Another C trick: flexible logging with callback functions

Working with C on my personal projects I enjoy complete freedom: I don’t have to follow existing conventions, I don’t have to bend my code to fit into an existing codebase, I can re-organize the program’s structure whenever I feel like. On the other hand, I don’t get to learn well-known good practices that were invented by whose who beat their heads against the wall before me.

Sometimes, through a lot of wall-headbanging, I get to re-invent these good practices by myself. Some time ago I wrote about using macros to make functions testable. Now it is time for another trick: using a callback function for logging!

The problem

I am working on a new version of nissy, a Rubik’s cube solver with some extra functionalities that I and a few others use. The code is public but I won’t link it here for now; it is not ready and many things will likely change by the time you read this post.

One thing I decided to do was organizing the code as a library that can be used by other programs to provide user-facing functionalities. In other words, the main code does not have a main() function. Other programs that use this code as a library include or may include in the future:

As a consequence, the library itself should avoid using standard input and output - that would be fine for the CLI interface, but useless for the GUI. All the necessary information is exchanged between the library and the client code via function return values and parameters, including char * buffers for text output. This also means I can get rid of stdio.h from my library code.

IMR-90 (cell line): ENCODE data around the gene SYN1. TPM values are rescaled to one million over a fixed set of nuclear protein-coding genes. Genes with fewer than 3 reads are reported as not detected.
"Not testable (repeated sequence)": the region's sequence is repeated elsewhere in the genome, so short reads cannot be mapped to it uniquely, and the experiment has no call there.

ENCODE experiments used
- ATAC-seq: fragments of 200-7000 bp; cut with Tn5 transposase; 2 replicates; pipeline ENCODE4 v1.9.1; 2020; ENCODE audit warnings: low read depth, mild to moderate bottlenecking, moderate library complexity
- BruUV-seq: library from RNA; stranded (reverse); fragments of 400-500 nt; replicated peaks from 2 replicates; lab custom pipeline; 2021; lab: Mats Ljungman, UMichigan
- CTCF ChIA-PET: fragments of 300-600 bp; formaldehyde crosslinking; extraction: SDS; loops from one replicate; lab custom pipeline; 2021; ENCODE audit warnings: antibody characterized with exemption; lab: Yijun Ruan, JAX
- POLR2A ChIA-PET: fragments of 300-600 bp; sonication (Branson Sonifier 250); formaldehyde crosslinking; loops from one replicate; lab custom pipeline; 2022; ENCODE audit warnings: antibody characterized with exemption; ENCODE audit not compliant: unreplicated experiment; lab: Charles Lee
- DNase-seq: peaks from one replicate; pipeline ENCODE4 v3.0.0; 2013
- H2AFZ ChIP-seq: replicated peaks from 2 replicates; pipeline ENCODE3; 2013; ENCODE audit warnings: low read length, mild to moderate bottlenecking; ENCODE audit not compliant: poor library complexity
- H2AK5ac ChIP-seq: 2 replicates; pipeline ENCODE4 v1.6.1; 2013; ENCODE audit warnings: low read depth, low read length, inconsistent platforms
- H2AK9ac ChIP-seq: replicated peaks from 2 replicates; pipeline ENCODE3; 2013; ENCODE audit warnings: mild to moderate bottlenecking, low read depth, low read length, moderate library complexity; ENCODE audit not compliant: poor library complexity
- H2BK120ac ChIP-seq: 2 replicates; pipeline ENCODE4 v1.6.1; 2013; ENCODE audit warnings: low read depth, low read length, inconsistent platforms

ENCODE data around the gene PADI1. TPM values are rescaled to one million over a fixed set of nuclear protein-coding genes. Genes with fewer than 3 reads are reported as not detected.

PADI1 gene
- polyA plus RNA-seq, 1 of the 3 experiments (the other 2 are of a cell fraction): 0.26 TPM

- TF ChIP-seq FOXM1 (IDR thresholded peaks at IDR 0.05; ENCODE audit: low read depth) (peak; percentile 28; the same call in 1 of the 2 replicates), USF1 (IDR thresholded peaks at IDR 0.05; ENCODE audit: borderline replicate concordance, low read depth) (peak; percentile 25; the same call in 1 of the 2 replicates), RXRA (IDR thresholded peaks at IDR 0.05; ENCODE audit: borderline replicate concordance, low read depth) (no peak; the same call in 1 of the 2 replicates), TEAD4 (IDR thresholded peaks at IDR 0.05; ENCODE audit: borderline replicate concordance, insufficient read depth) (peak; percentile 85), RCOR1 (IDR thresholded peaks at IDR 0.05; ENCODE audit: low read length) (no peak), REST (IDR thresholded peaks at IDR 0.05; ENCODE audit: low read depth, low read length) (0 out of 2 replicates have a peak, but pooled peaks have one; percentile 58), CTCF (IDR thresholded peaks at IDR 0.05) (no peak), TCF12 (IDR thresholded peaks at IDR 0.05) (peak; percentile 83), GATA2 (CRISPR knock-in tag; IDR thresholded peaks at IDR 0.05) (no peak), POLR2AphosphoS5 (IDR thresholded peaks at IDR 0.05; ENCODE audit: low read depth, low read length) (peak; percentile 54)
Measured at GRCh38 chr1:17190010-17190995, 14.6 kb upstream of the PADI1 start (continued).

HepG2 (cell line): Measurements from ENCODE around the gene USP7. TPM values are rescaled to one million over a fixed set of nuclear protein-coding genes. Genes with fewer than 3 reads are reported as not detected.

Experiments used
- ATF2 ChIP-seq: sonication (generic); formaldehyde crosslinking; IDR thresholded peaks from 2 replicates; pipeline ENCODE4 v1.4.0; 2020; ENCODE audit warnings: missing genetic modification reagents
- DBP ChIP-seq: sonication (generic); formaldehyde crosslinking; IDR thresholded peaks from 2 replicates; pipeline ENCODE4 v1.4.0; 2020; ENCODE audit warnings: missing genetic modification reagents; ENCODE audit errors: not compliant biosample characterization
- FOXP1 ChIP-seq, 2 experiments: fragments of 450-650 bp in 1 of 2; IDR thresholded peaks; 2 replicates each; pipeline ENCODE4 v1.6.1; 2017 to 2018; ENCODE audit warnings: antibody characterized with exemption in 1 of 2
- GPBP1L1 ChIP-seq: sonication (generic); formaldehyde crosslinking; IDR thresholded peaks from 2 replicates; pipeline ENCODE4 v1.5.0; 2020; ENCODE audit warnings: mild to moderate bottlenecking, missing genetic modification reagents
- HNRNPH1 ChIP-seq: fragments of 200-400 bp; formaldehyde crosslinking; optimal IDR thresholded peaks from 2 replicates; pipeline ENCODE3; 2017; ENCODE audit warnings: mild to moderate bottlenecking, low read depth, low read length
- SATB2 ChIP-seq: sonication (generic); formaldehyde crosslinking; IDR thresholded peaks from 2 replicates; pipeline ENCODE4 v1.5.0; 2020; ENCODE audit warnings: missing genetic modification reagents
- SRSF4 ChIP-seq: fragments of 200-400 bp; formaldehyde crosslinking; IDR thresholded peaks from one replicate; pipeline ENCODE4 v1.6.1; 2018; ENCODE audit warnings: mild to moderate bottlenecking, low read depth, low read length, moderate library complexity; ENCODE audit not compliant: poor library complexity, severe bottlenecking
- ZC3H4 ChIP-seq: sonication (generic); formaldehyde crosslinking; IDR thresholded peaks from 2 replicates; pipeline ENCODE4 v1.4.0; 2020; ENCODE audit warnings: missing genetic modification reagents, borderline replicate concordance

However, sometimes it is useful to see some logging info, especially when debugging. For this reason, I have hidden an #include <stdio.h> behind the compile-time option #ifdef DEBUG.

This means so far I could only see log information when building in debug mode. But I have recently realized that this is too limiting: even in the user-facing version of this program, long-running queries could benefit from more frequent output before the response has been calculated. But how can I do this without using stdio?


Problem solving is full of dead ends and wasted brain-cycles. Before I present to you the clever solution I found like I am some kind of coding guru, let’s see some of the bad ideas that I came up with and discarded.

More macros

If I can hide debug logging behind a compile-time macro, why not doing it for logging in general? I could split up the logging from the other debug stuff and let the programmer (i.e. me) choose at build time whether to have logs or not.

But this is not great. First of all, I don’t like the idea of making the build system more complex, I think it makes the code less portable. Secondly, it is less flexible, because it limits the options to what I decide right now. Of course I could add more stuff later as needed, but this implies more coupling between the library and the client.

Use char * buffers

Since some information is exchanged via char * output parameters, the same could be done for logging information. This is very flexible, because it allows the caller to do whatever they want with the log output. But passing a “log buffer” parameter to every function call, which is likely to be the same for the whole program, is annoying and feels redundant. Moreover, reading this information off the the buffer in real time is very complicated.